The researchers found that hippocampal neurons were larger, and they possessed more tentacle-like “dendrites” that reach out and receive signals from neighboring neurons.

“Having more dendrites means that a neuron has more surface area to receive incoming signals,” said Scott Swartzwelder, Ph.D., senior author of the study and a neuropsychologist at Duke and the Durham VA Medical Center. “This could make it easier to push the neuron to the threshold for firing its signal to another neuron.” When a neuron fires a signal, it releases brain chemicals called “neurotransmitters” that trigger neighboring neurons to react. As neurons successively fire, one to the next, they create a neural circuit that can process new information, he said.

Not only were neurons structured with more dendrites, they also “fired” electrical signals more rapidly and sustained their firing for longer periods of time, the study showed. The neurons also rebounded more easily from their resting phase in between firing signals. These findings complement a previous study by this group showing that neurons from supplemented animals were less susceptible to insults from toxic drugs that are known to kill neurons.

Collectively, these behaviors should heighten the neurons’ capacity to accept, transmit and integrate incoming information, said Swartzwelder.

“We’ve seen before that the brains of choline-supplemented rats have a greater plasticity — or an ability to change and react to stimuli more readily than normal rats — and now we are beginning to understand why,” he said.

The researchers demonstrated these neuronal behaviors by placing tiny electrodes within the neurons. Then, they prompted neurons to fire signals by changing the electrical voltage across the cells, (called depolarization). As neurons began to fire, they measured their firing rates and the recovery interval between each firing.

“Overall, we found that neurons in choline-exposed rats were more excitable, more robust in their physiologic response,” said Wilkie Wilson, Ph.D., a Duke pharmacologist and member of the team at the Durham VAMC. “We’ve demonstrated a measurable change in brain cells prompted by moderate amounts of choline given during a narrow window of prenatal development.”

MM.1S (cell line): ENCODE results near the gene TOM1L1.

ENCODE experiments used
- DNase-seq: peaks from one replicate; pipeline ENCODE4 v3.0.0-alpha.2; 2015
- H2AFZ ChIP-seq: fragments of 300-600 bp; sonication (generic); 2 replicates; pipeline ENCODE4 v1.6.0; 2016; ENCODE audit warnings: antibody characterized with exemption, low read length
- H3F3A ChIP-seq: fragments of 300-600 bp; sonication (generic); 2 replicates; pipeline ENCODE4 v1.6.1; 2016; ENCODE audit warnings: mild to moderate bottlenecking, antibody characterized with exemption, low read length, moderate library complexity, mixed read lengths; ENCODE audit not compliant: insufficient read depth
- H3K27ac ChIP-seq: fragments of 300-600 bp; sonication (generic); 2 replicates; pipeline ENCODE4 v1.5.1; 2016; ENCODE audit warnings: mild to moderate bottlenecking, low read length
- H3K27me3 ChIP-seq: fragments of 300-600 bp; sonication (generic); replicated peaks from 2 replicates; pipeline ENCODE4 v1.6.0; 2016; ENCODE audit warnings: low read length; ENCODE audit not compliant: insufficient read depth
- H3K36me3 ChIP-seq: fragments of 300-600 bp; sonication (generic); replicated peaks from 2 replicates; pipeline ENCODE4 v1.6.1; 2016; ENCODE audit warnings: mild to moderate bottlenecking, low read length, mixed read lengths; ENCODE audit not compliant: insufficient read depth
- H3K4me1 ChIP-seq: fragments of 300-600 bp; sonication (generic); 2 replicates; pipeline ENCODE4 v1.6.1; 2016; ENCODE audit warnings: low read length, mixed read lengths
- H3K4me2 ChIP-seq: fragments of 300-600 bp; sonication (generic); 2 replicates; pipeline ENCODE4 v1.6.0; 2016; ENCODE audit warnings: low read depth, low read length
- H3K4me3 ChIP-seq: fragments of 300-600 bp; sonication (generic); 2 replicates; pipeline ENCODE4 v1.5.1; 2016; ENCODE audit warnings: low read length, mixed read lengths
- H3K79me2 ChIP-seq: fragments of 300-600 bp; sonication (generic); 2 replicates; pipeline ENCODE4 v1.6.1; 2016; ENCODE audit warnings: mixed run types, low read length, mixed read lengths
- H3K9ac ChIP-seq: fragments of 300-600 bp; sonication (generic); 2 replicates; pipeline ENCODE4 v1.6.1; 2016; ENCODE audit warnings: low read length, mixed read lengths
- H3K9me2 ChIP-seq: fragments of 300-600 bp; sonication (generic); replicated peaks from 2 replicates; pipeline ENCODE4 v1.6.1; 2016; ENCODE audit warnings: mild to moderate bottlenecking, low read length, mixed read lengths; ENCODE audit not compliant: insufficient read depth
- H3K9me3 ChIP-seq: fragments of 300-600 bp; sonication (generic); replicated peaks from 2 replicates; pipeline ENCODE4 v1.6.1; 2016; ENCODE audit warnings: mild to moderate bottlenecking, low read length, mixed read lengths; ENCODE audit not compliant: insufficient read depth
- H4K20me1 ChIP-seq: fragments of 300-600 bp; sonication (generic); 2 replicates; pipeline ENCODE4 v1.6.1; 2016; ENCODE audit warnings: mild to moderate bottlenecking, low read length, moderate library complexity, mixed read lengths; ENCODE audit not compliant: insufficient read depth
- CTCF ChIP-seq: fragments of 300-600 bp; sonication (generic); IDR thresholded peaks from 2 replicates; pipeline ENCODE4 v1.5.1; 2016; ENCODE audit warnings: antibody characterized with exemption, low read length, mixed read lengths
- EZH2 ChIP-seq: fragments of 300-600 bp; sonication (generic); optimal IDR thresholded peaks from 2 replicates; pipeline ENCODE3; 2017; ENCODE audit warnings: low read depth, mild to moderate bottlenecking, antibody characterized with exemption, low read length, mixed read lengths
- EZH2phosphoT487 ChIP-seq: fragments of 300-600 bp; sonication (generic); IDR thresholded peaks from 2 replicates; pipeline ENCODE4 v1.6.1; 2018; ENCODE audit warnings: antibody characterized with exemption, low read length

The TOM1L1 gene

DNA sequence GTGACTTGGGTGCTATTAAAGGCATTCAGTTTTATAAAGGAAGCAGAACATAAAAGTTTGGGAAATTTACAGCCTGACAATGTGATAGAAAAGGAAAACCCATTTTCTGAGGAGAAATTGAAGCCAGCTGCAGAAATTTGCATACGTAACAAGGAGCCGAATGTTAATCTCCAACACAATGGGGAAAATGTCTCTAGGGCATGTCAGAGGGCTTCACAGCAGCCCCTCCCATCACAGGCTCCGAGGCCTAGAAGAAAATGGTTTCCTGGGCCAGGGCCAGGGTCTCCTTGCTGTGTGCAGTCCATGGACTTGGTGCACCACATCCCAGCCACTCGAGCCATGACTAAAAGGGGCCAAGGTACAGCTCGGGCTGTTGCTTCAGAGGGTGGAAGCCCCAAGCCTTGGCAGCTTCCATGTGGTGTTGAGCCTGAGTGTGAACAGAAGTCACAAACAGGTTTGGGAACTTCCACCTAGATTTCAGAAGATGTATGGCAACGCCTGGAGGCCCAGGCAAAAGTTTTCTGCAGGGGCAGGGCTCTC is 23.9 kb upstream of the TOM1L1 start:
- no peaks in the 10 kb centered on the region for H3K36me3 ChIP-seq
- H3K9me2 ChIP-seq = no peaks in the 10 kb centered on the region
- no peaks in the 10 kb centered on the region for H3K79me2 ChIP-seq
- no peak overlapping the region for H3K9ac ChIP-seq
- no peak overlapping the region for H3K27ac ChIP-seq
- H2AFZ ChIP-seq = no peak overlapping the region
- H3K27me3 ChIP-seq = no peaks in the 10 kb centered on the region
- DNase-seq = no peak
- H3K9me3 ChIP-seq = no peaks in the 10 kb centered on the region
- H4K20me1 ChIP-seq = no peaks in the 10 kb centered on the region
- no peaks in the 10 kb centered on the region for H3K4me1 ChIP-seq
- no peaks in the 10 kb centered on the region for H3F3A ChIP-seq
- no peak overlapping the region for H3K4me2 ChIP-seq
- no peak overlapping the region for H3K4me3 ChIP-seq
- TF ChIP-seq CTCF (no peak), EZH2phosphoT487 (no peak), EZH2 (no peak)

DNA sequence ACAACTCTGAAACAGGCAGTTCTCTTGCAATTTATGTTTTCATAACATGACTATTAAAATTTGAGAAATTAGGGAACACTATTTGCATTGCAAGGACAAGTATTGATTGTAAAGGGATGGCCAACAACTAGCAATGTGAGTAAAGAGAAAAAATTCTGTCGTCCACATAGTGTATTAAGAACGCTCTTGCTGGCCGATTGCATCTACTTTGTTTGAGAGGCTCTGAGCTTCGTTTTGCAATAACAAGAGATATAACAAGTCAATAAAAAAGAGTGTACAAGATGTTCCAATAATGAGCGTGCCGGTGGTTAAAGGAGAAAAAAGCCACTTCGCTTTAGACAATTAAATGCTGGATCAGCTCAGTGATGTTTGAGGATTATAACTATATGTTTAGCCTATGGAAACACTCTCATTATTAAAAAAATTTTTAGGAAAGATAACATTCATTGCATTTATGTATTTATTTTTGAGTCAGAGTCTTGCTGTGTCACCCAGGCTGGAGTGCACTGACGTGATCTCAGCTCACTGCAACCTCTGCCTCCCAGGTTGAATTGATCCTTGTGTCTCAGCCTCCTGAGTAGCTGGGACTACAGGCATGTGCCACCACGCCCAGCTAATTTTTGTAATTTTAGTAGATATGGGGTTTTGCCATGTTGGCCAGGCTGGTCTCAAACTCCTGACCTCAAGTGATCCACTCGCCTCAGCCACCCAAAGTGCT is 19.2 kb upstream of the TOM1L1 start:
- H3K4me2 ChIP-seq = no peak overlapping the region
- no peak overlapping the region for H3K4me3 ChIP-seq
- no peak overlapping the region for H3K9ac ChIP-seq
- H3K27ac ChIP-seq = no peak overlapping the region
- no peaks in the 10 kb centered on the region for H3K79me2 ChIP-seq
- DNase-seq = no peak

Biochemical studies on the brain effects of choline at the University of North Carolina at Chapel Hill and Boston University have complemented the Duke findings, Wilson said.

Steven Zeisel, M.D.,at the University of North Carolina at Chapel Hill, has demonstrated that choline alters a gene called CDKN-3 by adding a “methyl group” of atoms to the gene. The methyl group switches off the gene and, in doing so, uninhibits the cell division process in the memory centers of the brain.

Tiffany Mellott and Jan Krzysztof Blusztajn, Ph.D., at Boston University — in collaboration with Christina Williams, Ph.D., and Warren Meck, Ph.D., at Duke, — recently found that two hippocampal proteins known to participate in learning and memory, called MAPK and CREB, are activated to a greater extent in the animals prenatally supplemented with choline. These studies provide biochemical correlates to the new data reported by the Swartzwelder group.

Their collective research is funded by a program project grant from the National Institute on Aging. Swartzwelder and Wilson also received VA Senior Research Career Scientist awards.